We can’t “merit” heaven based on works (which is the point of the no boasting, as I see it–recall that Paul was responding to the “Judaizers” in his writings, who thought they could “earn” their way into heaven). But I don’t see how “not meriting” and “doing nothing” are “co-extensive.”

        I don’t have to give my kids any allowance. It is enough that I feed and clothe them. But by grace I give them some; however, I do insist on some chores done before I give the allowances. So, do they “merit” the allowances? No–again, they have no claim on me to get that; it is a matter of grace that I give them any allowance at all. But it is still “necessary” that they “do something” to get them. I have a right to make that “demand” of them.

        In the same fashion, God is gracious to let us into Heaven–nobody is “worthy” of it except Christ. So he dies in our place to “pay the price.” But, still, God may “demand something” on our part before he “applies” the sacrifice to us in particular. It is clear he does not apply it “across the board” to everybody. In fact, Jesus said “few” will be saved. So, clearly there must be “something” that puts us “on the other side of the line.” As I see it, that “something” is our faith. Can’t brag that we “deserve” heaven or “earned our way there” (as the Judaizers thought). But God does have the right to demand “faith” from us to get in. In my view, he does. It is “by grace” that we are saved “through faith,” rather than “earning it” through works because we can’t do enough, or good enough, works. But “faith” is the “entry fee.” Without that, we have absolute predestination, pure and simple, which to me would make God “arbitrary” under any reasonable interpretation of that term. I prefer “faith” over “arbitrariness.”

      • Grant Essex Says:

        Thanks Brent “It’s all grace”. That is one certainty. But, I admit that the exact nature of God’s “prevenient grace” is a mystery to me. I know it is what enables me to do what I could not do on my own, but why then does it work for me, but not for my non-believing neighbor? Isn’t God’s prevenient grace for all?

  7. Tom Harkins Says:

    A final thought before I leave for the weekend. “Consider my servant Job,” God says. God does not say, “Consider me, for what I have made Job do,” or, “Consider my servant Job, who has done nothing worthy of any praise, but as to whom I will brag anyway because I have done something in him.” No, he brags on Job. In Ezekiel, God lists three people, and says that even if they lived in a certain town, they would “save only themselves,” and not the rest of the town. Almost again sounds like God is bragging on someone. Noah, scripture says, was “blameless, righteous in his generation.” As a result, God chose Noah to save from the Flood. Enoch “walked with God, as a result of which God took him” without his having to see death. Daniel was called by Gabriel as being “greatly loved” or “highly esteemed.” I even think it may be significant of Stephen as he was being stoned that he saw Jesus “standing” a the right hand of God, as one would stand when someone noteworthy is passing by (makes me teary-eyed when the black gentleman in “To Kill a Mockingbird” says, “Stand up, Scout, your father’s passing by.”).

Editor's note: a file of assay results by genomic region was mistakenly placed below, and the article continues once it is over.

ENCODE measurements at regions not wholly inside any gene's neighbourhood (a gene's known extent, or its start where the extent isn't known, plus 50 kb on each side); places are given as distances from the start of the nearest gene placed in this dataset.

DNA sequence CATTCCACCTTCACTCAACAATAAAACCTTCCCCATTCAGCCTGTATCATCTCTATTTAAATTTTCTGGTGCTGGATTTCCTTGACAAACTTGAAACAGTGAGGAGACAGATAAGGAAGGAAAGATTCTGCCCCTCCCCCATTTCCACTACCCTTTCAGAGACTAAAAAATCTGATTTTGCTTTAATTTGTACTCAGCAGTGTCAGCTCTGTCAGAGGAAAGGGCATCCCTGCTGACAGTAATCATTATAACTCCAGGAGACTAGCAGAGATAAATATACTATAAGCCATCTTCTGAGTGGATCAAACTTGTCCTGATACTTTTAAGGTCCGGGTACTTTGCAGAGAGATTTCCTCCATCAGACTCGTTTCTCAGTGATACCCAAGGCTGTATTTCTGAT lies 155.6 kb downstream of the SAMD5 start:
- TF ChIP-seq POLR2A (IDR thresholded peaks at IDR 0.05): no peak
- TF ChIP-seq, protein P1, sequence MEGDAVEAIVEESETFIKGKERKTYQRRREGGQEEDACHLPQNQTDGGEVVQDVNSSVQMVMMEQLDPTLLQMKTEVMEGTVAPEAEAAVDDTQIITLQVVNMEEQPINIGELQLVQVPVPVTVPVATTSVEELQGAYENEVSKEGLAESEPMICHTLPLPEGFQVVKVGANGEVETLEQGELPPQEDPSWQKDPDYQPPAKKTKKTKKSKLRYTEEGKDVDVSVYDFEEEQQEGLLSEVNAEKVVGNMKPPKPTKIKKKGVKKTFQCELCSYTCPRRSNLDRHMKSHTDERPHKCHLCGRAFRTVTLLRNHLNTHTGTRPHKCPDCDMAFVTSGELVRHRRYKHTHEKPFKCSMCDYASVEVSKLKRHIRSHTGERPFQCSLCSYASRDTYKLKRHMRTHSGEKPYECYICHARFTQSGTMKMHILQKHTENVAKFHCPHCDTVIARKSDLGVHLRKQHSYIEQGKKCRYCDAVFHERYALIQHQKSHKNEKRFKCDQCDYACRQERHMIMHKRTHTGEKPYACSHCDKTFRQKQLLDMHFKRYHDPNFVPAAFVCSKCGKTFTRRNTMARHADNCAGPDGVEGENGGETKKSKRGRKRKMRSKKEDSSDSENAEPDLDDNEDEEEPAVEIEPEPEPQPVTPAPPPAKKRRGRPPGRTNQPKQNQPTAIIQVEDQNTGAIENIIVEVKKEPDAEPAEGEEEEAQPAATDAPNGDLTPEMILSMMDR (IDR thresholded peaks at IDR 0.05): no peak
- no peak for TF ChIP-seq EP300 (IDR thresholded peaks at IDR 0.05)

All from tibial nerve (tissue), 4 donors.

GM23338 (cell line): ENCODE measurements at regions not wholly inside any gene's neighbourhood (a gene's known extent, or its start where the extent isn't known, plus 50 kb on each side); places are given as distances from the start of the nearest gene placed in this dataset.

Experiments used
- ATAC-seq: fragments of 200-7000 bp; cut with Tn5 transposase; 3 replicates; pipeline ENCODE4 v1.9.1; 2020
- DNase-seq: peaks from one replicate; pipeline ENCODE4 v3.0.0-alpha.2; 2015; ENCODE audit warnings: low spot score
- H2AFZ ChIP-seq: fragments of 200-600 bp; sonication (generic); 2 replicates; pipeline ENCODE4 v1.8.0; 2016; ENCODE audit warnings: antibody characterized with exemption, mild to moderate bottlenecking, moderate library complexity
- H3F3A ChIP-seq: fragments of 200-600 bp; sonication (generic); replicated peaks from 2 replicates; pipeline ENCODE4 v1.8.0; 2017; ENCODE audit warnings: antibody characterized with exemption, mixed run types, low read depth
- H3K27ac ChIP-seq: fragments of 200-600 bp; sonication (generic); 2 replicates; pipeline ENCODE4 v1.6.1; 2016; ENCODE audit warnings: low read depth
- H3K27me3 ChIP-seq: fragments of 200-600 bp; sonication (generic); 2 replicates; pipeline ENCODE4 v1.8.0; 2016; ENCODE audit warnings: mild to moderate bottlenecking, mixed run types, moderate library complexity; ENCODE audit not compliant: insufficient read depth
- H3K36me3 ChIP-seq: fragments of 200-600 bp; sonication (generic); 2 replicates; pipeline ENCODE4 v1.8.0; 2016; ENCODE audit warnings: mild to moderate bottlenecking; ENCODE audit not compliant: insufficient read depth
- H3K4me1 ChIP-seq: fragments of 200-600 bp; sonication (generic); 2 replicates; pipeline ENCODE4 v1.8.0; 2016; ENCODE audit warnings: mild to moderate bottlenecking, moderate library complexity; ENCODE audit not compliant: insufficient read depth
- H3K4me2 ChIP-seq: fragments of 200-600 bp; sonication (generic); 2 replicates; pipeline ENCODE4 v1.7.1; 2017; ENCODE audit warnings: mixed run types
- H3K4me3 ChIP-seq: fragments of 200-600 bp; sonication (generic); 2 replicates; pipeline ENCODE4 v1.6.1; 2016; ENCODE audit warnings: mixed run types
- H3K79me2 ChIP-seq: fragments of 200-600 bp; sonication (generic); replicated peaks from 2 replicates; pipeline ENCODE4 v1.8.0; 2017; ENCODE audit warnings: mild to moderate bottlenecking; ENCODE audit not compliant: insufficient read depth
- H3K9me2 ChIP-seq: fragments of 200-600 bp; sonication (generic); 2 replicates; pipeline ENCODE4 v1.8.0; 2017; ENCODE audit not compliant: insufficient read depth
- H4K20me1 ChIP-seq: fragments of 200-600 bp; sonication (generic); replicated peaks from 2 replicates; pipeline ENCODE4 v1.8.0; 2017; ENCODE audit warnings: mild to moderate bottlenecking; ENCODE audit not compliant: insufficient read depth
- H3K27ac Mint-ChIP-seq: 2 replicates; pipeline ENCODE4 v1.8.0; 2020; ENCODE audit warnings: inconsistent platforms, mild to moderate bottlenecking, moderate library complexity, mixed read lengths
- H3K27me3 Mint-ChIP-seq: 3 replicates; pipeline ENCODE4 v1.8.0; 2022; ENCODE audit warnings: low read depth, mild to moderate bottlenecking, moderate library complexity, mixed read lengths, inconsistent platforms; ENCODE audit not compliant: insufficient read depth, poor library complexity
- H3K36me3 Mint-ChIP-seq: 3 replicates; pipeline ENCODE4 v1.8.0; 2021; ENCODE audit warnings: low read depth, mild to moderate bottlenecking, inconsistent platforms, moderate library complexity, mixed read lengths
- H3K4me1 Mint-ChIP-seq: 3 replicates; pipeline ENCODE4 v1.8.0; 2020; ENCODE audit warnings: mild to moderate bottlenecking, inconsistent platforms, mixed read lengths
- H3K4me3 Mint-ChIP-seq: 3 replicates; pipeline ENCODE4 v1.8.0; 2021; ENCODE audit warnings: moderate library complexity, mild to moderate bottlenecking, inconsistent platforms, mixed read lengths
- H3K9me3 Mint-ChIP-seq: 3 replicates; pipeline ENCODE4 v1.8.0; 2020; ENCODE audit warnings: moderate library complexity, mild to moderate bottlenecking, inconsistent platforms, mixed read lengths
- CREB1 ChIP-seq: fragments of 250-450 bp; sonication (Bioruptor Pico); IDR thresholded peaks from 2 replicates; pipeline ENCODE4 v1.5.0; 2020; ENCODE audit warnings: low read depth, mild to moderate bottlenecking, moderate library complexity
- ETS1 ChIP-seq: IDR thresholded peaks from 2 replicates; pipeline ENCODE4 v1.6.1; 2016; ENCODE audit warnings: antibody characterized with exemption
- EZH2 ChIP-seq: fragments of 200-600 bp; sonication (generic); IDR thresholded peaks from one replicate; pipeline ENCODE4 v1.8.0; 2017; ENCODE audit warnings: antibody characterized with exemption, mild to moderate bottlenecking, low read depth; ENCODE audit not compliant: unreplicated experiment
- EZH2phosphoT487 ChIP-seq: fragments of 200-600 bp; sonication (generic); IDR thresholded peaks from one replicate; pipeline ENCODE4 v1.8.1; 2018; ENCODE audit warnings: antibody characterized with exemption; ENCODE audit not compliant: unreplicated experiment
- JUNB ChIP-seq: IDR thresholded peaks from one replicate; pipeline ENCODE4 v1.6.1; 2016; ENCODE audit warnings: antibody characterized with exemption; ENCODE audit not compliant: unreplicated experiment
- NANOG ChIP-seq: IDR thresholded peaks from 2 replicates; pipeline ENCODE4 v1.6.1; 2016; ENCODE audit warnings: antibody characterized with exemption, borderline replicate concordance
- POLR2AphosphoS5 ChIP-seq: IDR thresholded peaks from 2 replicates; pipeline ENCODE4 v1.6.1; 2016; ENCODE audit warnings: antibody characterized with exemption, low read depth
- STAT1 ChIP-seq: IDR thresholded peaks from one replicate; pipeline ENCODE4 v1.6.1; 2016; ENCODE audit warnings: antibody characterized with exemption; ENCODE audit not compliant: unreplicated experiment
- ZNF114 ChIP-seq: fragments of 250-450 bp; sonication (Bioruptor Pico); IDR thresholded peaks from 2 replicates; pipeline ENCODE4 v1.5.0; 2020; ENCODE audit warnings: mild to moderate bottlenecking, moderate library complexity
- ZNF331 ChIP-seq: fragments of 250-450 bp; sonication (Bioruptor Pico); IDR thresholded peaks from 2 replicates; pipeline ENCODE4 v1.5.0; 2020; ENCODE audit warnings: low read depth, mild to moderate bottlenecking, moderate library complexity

So, it is entirely clear from scripture that God brags on people, even if they are not supposed to brag on themselves. “Let some other man praise you, and not you yourself.” “Let no man think more highly of himself than he ought to think” (not, “Don’t think of yourself highly at all”). “Each man should esteem the other as greater than himself” (not, “Nobody should think highly of anybody”). God, obviously, is not “making a mistake” in this regard. Consequently, there is a “place” for thinking that people can “please God.” “For WITHOUT FAITH it is impossible to PLEASE God,” not, “Nobody can please God.” Therefore, it is absolutely clear to me that God “looks at something” in people and “thinks better of them” than he does of other people (see again the “if these three” reference).

    Consequently, I have to take the “boasting” reference in Ephesians 2:9 to simply mean, “Can’t boast of having ‘earned’ salvation [as in, good enough to “pay the freight”].” Not, can’t have “faith” as attributed to “something within the person himself.” Note that in Hebrews 11 God says about the faithful, to the effect, “As a result of which God was pleased to be called their God.” God was bragging on their faith! Consequently, I maintain my position that God looks to something in those he elects to save to choose them for salvation, and not the others (selecting Noah–the rest to die in the Flood), and that “something” is their faith. “Go your way, your faith has saved you,” Jesus says.

  8. Tom Harkins Says:

    Grant, your question about the “sweep” or “extent” of God’s grace is very interesting. To me it indicates that the idea that “God simply selects” is a difficult one to accept. That is a major reason why I believe that God “extends grace to be saved” based on faith, or perhaps something else, in the person “graced.” If not, then, indeed, God’s unilateral “selection” of “those to be graced is problematic.

  9. Grant Essex Says:

    I know. We just have a different view on what God is “allowed to do” and still be “fair”.

    I believe that God, in His infinite wisdom, can make choices like that.

    It’s just something we won’t agree on, but not “a hill to die on”, because it is beyond our understanding.

    • brentwhite Says:

      Definitely not a hill to die on! What we know for sure is that we have been recipients of undeserved mercy, forgiveness, and grace. If I truly believed that, why wouldn’t I want to live a life pleasing to God?